NSAIDs vs. Exercise for Knee Arthritis

We are an NSAID society. I can’t tell you how many 35+-year-old patients I have who rely on these anti-inflammatory drugs to function. This is often due to chronic arthritic knee pain. However, new research suggests that these patients may be better off exercising and ditching the Motrin.

A Review of Exercise for Knee Arthritis

The benefit of exercise for knee arthritis isn’t a new topic on this blog. A new diagnosis of knee arthritis shouldn’t be a free pass to get you out of all future activities; it should, instead, be your red-flag warning that it’s time to strengthen your knee before your arthritis gets worse.

Medical illustration showing a healthy knee joint and two stages of knee arthritis.

The progression of Knee arthritis. Tefi/Shutterstock

Knee arthritis affects both the cartilage and the bone that make up the joint. Cartilage is a cushion between the bones that absorbs shock, and its slick surface allows the bones to glide smoothly with movement. Arthritis occurs when the cartilage wears down—this could be due to normal wear and tear, injury, or even disease. This can create instability and cause bone spurs to form to protect the degenerating joint. Knee arthritis is associated with pain, inflammation, problems with function, and other symptoms. Many other studies have shown the effects of exercise on knee arthritis pain, including a few we’ve covered in the past:

So we have research that shows that exercise can help arthritic knee pain. However, how does exercise compare to doubling up on the Motrin?

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The Benefits of Exercise for Knee Arthritis over Drugs

The purpose of the new study on mild to moderate knee arthritis was to determine the long-term effect on patients who participate in exercise versus those who pop NSAID drugs like Motrin, Aleve, Celebrex, etc… Ninety-three subjects with knee arthritis were randomly assigned to either an exercise group or a drug group (acetaminophen and nonsteroidal anti-inflammatory drug [NSAIDs]) and given instructions for eight weeks. Twelve months later, patients completed comprehensive questionnaires, providing feedback on pain and other symptoms, functionality (e.g., mobility, such as walking up or down stairs; self-care, such as getting dressed; etc.), sports and recreational activities, and quality of life.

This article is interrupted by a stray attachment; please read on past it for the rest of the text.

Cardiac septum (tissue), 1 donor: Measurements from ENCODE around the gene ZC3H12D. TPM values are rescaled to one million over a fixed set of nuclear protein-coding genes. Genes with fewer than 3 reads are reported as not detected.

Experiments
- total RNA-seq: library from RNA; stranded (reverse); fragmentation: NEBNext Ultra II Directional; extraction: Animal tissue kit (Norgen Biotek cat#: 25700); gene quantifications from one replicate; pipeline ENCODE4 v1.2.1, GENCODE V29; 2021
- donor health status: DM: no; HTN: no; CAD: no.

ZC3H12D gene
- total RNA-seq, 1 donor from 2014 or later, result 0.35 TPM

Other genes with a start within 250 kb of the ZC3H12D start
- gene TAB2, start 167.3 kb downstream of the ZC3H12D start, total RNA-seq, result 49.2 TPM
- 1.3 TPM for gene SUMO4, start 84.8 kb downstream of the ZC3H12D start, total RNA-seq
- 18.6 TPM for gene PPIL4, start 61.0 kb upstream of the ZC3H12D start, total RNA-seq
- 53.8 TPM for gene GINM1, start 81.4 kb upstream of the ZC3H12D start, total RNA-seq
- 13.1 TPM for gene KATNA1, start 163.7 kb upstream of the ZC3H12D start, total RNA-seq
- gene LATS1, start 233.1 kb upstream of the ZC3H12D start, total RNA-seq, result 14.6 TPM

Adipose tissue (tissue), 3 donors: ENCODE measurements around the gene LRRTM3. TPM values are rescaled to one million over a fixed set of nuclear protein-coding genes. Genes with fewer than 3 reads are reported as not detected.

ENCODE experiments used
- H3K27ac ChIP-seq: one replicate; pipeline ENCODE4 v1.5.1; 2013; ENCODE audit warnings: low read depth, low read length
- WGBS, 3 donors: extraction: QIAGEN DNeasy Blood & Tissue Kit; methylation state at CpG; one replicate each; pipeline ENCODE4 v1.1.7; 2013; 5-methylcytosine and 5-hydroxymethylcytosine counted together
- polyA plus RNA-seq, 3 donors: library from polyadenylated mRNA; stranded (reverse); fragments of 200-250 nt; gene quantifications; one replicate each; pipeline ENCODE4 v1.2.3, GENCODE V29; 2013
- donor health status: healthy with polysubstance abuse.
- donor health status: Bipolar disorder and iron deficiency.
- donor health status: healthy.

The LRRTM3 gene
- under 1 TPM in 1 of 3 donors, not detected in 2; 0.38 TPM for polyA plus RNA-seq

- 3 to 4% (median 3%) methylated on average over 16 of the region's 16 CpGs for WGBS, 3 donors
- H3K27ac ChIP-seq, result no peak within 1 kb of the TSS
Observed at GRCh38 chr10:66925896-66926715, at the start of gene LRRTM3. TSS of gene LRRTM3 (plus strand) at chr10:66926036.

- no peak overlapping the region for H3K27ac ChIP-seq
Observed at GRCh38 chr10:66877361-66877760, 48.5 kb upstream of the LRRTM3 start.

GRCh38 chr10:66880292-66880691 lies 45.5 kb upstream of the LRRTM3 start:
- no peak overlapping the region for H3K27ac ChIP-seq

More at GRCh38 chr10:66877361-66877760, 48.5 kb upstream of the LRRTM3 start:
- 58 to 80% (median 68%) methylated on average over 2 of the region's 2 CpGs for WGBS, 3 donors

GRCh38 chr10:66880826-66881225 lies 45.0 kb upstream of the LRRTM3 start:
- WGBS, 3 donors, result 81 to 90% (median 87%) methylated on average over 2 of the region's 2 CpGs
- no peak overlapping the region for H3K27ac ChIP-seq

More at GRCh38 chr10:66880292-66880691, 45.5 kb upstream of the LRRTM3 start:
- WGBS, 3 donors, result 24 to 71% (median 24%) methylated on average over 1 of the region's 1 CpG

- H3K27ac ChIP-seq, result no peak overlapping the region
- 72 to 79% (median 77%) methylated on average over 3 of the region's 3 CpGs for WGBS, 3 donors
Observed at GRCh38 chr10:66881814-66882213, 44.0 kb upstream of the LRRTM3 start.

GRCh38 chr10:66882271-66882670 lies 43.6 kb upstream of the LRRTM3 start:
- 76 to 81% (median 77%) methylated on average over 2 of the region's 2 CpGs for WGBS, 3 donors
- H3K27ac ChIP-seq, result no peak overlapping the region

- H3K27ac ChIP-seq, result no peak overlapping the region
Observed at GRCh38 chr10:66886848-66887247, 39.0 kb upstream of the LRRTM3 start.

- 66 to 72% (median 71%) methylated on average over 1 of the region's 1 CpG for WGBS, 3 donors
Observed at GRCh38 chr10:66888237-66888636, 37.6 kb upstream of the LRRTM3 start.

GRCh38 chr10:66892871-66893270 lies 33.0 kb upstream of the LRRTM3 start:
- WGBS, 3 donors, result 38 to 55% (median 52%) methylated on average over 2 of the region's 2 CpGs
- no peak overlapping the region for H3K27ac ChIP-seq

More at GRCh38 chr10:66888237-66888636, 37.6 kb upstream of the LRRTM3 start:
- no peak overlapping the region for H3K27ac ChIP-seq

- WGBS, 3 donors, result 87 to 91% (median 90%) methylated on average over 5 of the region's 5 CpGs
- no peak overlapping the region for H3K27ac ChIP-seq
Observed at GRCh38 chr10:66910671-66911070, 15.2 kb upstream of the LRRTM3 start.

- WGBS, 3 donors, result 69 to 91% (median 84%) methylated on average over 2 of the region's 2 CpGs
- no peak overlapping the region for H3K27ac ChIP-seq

The result? While there was no significant difference in sport-related activities (e.g., the ability to run, jump, squat, etc.) within either group, pain, symptoms, function, etc. showed more improvements in the exercise group.

Popping an NSAID Might Be Easy, but It’s Also Dangerous

Popping an NSAID might be easy, but this new study suggests that exercise is a more effective treatment for the symptoms of knee arthritis. In addition, many studies have shown that NSAIDs put us at risk for dangerous side effects, and the list of reasons why not to take NSAIDs never seems to stop growing:

There are things you can do to end your reliance on NSAIDs for pain. Obviously, start an exercise program focused on knee strengthening. In the meantime, if pain relief is necessary, there are high-quality supplements that can help, such as glucosamine and curcumin that can reduce inflammation, address arthritis pain, and even protect cartilage.

The upshot? Ditch the Motrin and start a knee-strengthening and exercise program to help knee arthritis pain. While it seems like it’s easy enough to buy an NSAID drug at the local supermarket, this is one of the most dangerous drugs on the pain-relieving aisle!

Learn about Regenexx procedures for knee conditions.
Chris Centeno, MD is a specialist in regenerative medicine and the new field of Interventional Orthopedics. Centeno pioneered orthopedic stem cell procedures in 2005 and is responsible for a large amount of the published research on stem cell use for orthopedic applications. View Profile

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NOTE: This blog post provides general information to help the reader better understand regenerative medicine, musculoskeletal health, and related subjects. All content provided in this blog, website, or any linked materials, including text, graphics, images, patient profiles, outcomes, and information, are not intended and should not be considered or used as a substitute for medical advice, diagnosis, or treatment. Please always consult with a professional and certified healthcare provider to discuss if a treatment is right for you.

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